Published on October 18th, 2011 | by Guest Contributor1
Guide to Stainless Steel
by Tracy Zeidler
Stainless steel is one of the most prevalent materials in today’s kitchens. It’s used in everything from cookware to appliances to dishware to flatware, but how do you choose the right stainless steel products, and is it safe?
Stainless steel is durable, easy to sanitize and corrosion resistant to various acids found in milk, meats, fruits and vegetables. And most importantly, stainless steel is a safe option when it comes to food and beverage, as there are no chemicals that can migrate into your food from these products.
That being said, all the numbers swirling around stainless steel can make it a confusing material to understand, let alone confidently purchase. Have you ever wondered what the difference is between the different grades of stainless steel (304, 430, 220, etc.)? Or, what do the different numbers mean (18/8, 18/10, 18/0, etc.)?
The “grade” of stainless steel refers to its quality, durability and temperature resistance. The numbers (18/8, 18/10, etc.) are the composition of the stainless steel and refer to the amount of chromium and nickel (respectively) in the product.
Example: A manufacturer will purchase Grade 304 stainless steel from a steel mill, which has a range of 18-20% chromium, and 8-10% nickel content
So, what do these numbers mean?
18/8 and 18/10 Stainless Steel
These are also known as 304 Grade, are part of the 300 series of stainless steel and are the two most common grades of stainless steel used for food preparation and dining. The first number, 18, refers to the amount of chromium present and the second number represents the amount of nickel. For example, 18/8 stainless steel is comprised of 18% chromium and 8% nickel.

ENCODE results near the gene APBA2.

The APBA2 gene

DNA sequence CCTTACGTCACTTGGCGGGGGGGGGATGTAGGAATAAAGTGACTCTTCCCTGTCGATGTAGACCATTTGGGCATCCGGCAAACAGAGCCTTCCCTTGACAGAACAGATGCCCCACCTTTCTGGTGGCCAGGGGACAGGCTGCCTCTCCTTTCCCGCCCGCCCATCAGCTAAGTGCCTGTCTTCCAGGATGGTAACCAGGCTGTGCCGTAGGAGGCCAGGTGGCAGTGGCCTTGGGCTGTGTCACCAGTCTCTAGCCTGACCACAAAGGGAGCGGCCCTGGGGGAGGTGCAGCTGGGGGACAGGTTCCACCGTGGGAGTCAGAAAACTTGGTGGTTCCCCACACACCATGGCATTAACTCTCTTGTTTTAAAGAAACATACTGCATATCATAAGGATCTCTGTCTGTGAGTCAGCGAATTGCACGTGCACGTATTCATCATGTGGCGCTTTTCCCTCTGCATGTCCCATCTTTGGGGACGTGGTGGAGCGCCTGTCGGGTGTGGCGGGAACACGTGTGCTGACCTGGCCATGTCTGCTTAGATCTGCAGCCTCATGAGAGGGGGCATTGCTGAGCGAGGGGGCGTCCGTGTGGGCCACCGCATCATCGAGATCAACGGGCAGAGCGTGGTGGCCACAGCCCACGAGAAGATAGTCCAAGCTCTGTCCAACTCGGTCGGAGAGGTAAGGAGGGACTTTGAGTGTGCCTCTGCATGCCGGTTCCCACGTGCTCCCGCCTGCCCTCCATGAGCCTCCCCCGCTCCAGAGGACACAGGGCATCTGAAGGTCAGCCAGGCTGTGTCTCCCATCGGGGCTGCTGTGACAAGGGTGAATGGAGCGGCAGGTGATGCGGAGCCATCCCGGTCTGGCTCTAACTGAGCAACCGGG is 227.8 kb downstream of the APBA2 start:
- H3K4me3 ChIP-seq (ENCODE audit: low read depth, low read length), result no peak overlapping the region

304 grade stainless steel is also comprised of no more than 0.8% carbon and at least 50% iron. Chromium helps bind oxygen to the surface of the stainless steel product to protect the iron from oxidation (rust). Nickel enhances the corrosion resistance of stainless steel and therefore, the higher the nickel content, the more resistant the stainless steel is to corrosion.
18/0 Stainless Steel
This is commonly referred to at Type 430 stainless steel and is part of the 400 series. 18/0 stainless steel contains a negligible amount of nickel (0.75%) and therefore has a reduced corrosion resistance (is more likely to rust); yet the 400 grade is still very hard and durable. Unlike the 300 series stainless steel, the 400 series is magnetic.
200 Series Stainless Steel
You may often find stainless steel water bottles and food containers made from 200 series stainless steel. These are typically less expensive than 304 grade as manufacturers essentially substitute manganese for nickel. Although food safe, 200 series stainless steel is not as resistant to corrosion as 304 grade is and likely will not last as long.
What about stainless steel cookware and bakeware?
Stainless steel is a great alternative for cookware and bakeware considering the dangers of Teflon but it is not a great conductor of heat. For bakeware this isn’t a problem, but rather a benefit because it allows the oven to cook the food, not the pan. However, on the stove or cook top, stainless steel alone won’t do the trick, which is why pots and pans are typically made of tri-ply construction. In the case of a stainless steel frying pan, an aluminum core is sandwiched between two layers of 18/10 stainless steel allowing heat to distribute evenly across the pan.
What about stainless steel flatware?
When it comes to flatware, people often assume that 18/10 is heavier in weight. Actually, there is no difference between 18/8 and 18/10 flatware when it comes to weight. The additional nickel in 18/10 flatware makes it a bit sturdier (meaning the tines of a fork are slightly more difficult to bend back and forth). The additional nickel also lends itself to a shinier surface.
Is stainless steel safe?
At MightyNest, we believe that stainless steel is one of the safest materials to use in the kitchen. When stainless steel is not an option, other safe materials include glass, cast iron, wood, ceramics with lead-free glaze and bamboo as there are no chemicals that can migrate into your food from these products.
This is a guest post by Tracy Zeidler from MightyNest.com, a unique website that provides you the ability to research, get advice and buy safe, healthy non-toxic alternatives to everyday products including stainless steel cookware.
Image Credit: Creative Commons photo by bcmom